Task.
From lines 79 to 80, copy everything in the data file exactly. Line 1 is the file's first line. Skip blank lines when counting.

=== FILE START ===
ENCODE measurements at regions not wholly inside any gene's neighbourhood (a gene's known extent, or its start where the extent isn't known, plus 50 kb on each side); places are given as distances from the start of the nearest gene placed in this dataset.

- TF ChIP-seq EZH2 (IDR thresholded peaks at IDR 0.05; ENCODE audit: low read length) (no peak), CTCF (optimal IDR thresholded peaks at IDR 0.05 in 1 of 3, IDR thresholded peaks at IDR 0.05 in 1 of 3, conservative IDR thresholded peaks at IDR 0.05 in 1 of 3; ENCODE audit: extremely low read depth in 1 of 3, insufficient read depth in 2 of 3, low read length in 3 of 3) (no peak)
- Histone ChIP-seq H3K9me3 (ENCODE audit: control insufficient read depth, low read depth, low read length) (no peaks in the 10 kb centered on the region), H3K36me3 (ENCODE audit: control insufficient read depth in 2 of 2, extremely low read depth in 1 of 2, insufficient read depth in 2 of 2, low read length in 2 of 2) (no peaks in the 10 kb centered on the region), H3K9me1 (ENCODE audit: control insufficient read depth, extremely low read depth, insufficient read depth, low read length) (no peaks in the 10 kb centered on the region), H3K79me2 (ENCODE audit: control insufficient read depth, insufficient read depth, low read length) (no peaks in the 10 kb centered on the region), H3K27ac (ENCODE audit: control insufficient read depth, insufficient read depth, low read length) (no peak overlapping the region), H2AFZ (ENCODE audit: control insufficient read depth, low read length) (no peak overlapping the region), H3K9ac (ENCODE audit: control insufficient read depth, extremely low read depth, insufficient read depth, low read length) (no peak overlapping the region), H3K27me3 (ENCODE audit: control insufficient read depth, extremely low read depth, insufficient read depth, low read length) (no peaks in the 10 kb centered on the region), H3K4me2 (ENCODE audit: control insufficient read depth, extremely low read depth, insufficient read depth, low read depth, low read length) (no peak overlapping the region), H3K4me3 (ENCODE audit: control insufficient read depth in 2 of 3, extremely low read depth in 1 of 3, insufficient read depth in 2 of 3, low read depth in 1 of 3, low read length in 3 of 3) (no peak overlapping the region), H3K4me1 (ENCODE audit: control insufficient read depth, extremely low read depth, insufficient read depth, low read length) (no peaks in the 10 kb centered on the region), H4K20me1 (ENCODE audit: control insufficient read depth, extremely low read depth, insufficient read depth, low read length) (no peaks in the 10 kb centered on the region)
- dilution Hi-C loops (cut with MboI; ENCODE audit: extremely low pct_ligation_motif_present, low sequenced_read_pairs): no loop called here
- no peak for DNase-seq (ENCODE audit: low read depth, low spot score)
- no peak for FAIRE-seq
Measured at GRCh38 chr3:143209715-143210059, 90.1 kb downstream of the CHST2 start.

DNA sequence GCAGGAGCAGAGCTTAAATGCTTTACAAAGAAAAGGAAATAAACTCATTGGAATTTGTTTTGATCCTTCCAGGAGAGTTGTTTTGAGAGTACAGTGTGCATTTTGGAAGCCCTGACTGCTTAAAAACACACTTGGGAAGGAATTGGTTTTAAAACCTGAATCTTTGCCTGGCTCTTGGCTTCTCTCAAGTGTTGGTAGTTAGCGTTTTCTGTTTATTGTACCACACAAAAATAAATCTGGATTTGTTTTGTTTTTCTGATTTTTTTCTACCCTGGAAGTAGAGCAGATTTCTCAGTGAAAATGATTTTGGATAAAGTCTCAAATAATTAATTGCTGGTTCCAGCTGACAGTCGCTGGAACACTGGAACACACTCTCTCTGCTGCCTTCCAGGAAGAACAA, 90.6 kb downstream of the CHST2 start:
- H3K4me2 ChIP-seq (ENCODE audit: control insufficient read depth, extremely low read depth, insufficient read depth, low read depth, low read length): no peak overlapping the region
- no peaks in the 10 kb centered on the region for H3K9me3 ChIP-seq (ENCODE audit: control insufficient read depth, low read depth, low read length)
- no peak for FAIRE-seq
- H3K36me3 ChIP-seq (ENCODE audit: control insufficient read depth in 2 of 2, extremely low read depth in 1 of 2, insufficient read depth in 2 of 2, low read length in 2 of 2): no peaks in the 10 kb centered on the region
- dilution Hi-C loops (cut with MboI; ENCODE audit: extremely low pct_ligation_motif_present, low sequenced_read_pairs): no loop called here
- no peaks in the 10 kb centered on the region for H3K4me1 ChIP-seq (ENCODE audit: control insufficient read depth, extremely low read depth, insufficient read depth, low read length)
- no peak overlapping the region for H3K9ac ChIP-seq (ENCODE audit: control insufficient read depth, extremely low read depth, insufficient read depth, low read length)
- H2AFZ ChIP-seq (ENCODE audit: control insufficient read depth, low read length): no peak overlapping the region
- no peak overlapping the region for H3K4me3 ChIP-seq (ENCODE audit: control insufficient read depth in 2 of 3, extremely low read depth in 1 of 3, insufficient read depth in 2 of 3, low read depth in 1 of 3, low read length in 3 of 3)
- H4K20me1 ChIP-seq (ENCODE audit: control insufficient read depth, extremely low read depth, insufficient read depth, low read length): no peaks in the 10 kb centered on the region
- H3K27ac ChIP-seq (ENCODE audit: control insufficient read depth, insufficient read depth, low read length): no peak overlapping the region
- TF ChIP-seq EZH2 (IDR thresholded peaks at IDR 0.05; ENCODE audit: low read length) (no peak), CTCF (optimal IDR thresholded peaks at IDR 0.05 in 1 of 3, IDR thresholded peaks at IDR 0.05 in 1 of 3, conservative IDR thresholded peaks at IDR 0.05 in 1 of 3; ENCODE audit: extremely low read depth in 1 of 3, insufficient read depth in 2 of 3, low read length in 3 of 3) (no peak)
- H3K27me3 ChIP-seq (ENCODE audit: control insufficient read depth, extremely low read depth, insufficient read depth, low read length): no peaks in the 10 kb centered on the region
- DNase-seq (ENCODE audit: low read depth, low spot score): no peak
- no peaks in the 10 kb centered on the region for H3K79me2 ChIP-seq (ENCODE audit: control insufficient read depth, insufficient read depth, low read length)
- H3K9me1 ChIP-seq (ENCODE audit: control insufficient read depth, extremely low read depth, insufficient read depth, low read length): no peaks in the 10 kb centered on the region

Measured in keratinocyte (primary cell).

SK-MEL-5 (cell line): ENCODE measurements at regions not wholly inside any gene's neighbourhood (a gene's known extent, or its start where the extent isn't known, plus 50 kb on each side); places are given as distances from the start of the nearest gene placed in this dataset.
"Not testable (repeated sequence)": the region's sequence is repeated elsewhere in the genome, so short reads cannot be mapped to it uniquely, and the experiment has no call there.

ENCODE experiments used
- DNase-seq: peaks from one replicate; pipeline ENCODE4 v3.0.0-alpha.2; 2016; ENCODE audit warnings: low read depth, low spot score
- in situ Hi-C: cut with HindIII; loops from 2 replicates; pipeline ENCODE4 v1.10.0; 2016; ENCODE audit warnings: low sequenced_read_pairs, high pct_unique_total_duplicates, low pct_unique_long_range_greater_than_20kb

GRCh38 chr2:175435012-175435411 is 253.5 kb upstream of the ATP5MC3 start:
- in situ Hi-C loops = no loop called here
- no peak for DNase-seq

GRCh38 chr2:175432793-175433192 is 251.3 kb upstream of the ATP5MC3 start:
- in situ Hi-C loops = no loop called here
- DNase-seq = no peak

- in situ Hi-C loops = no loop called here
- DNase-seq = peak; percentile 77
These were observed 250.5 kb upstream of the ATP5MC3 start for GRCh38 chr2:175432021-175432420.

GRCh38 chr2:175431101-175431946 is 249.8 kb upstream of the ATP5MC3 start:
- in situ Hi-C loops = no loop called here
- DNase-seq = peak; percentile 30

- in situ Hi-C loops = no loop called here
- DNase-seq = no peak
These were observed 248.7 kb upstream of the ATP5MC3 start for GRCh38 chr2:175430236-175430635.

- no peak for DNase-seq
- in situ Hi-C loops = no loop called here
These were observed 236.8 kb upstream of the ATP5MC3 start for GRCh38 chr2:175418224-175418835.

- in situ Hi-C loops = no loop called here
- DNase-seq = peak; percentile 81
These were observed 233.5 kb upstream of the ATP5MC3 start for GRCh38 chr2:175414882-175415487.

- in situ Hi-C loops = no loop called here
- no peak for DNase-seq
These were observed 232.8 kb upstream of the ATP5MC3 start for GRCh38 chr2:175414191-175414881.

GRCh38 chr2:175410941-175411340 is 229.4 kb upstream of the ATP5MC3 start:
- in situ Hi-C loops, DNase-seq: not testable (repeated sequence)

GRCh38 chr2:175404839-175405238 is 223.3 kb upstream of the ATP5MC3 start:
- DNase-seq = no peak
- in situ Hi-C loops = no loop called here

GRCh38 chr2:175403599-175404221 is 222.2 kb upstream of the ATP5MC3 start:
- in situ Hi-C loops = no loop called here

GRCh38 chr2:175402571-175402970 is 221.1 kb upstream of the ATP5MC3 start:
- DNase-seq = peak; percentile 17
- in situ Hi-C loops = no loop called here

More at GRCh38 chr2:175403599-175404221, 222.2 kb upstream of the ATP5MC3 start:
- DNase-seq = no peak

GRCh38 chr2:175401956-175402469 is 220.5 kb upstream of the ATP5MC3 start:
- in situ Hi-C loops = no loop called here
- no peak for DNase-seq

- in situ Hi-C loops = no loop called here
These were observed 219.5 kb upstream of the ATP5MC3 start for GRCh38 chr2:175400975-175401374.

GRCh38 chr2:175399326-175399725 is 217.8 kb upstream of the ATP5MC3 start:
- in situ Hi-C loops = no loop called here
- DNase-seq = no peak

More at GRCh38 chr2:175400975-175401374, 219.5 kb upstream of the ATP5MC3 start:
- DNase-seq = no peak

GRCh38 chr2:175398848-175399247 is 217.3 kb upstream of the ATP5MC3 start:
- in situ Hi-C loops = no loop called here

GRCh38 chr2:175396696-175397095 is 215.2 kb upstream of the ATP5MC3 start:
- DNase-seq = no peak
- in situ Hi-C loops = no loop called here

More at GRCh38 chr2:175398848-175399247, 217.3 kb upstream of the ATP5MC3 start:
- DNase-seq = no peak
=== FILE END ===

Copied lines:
GRCh38 chr2:175396696-175397095 is 215.2 kb upstream of the ATP5MC3 start:
- DNase-seq = no peak